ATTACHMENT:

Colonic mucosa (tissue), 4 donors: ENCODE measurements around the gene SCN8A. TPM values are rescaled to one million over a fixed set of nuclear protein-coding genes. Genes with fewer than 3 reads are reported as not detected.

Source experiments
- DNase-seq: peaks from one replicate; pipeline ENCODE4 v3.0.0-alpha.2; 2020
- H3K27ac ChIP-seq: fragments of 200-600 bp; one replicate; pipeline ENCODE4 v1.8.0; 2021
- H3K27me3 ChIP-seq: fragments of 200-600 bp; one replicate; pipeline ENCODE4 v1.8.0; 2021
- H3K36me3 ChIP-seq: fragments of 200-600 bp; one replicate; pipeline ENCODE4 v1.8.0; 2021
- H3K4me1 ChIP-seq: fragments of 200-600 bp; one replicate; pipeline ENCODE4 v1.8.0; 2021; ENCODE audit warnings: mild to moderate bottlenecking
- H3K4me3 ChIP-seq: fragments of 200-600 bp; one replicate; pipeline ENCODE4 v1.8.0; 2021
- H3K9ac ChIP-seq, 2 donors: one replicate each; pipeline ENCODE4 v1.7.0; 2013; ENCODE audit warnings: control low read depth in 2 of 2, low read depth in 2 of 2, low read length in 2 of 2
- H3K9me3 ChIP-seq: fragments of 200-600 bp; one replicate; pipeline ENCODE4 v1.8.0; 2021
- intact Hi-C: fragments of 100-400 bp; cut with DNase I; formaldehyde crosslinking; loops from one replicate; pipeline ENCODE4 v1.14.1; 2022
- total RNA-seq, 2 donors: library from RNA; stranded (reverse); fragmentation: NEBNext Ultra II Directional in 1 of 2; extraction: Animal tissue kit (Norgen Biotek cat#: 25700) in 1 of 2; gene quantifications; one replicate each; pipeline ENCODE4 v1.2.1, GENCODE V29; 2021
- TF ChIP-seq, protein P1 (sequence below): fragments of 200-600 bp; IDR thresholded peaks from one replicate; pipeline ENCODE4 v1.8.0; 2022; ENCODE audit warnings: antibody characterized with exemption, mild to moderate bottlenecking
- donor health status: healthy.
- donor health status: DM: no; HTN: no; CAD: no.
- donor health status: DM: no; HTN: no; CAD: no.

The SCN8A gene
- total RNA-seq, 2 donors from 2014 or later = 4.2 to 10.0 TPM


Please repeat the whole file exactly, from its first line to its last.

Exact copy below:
Colonic mucosa (tissue), 4 donors: ENCODE measurements around the gene SCN8A. TPM values are rescaled to one million over a fixed set of nuclear protein-coding genes. Genes with fewer than 3 reads are reported as not detected.

Source experiments
- DNase-seq: peaks from one replicate; pipeline ENCODE4 v3.0.0-alpha.2; 2020
- H3K27ac ChIP-seq: fragments of 200-600 bp; one replicate; pipeline ENCODE4 v1.8.0; 2021
- H3K27me3 ChIP-seq: fragments of 200-600 bp; one replicate; pipeline ENCODE4 v1.8.0; 2021
- H3K36me3 ChIP-seq: fragments of 200-600 bp; one replicate; pipeline ENCODE4 v1.8.0; 2021
- H3K4me1 ChIP-seq: fragments of 200-600 bp; one replicate; pipeline ENCODE4 v1.8.0; 2021; ENCODE audit warnings: mild to moderate bottlenecking
- H3K4me3 ChIP-seq: fragments of 200-600 bp; one replicate; pipeline ENCODE4 v1.8.0; 2021
- H3K9ac ChIP-seq, 2 donors: one replicate each; pipeline ENCODE4 v1.7.0; 2013; ENCODE audit warnings: control low read depth in 2 of 2, low read depth in 2 of 2, low read length in 2 of 2
- H3K9me3 ChIP-seq: fragments of 200-600 bp; one replicate; pipeline ENCODE4 v1.8.0; 2021
- intact Hi-C: fragments of 100-400 bp; cut with DNase I; formaldehyde crosslinking; loops from one replicate; pipeline ENCODE4 v1.14.1; 2022
- total RNA-seq, 2 donors: library from RNA; stranded (reverse); fragmentation: NEBNext Ultra II Directional in 1 of 2; extraction: Animal tissue kit (Norgen Biotek cat#: 25700) in 1 of 2; gene quantifications; one replicate each; pipeline ENCODE4 v1.2.1, GENCODE V29; 2021
- TF ChIP-seq, protein P1 (sequence below): fragments of 200-600 bp; IDR thresholded peaks from one replicate; pipeline ENCODE4 v1.8.0; 2022; ENCODE audit warnings: antibody characterized with exemption, mild to moderate bottlenecking
- donor health status: healthy.
- donor health status: DM: no; HTN: no; CAD: no.
- donor health status: DM: no; HTN: no; CAD: no.

The SCN8A gene
- total RNA-seq, 2 donors from 2014 or later = 4.2 to 10.0 TPM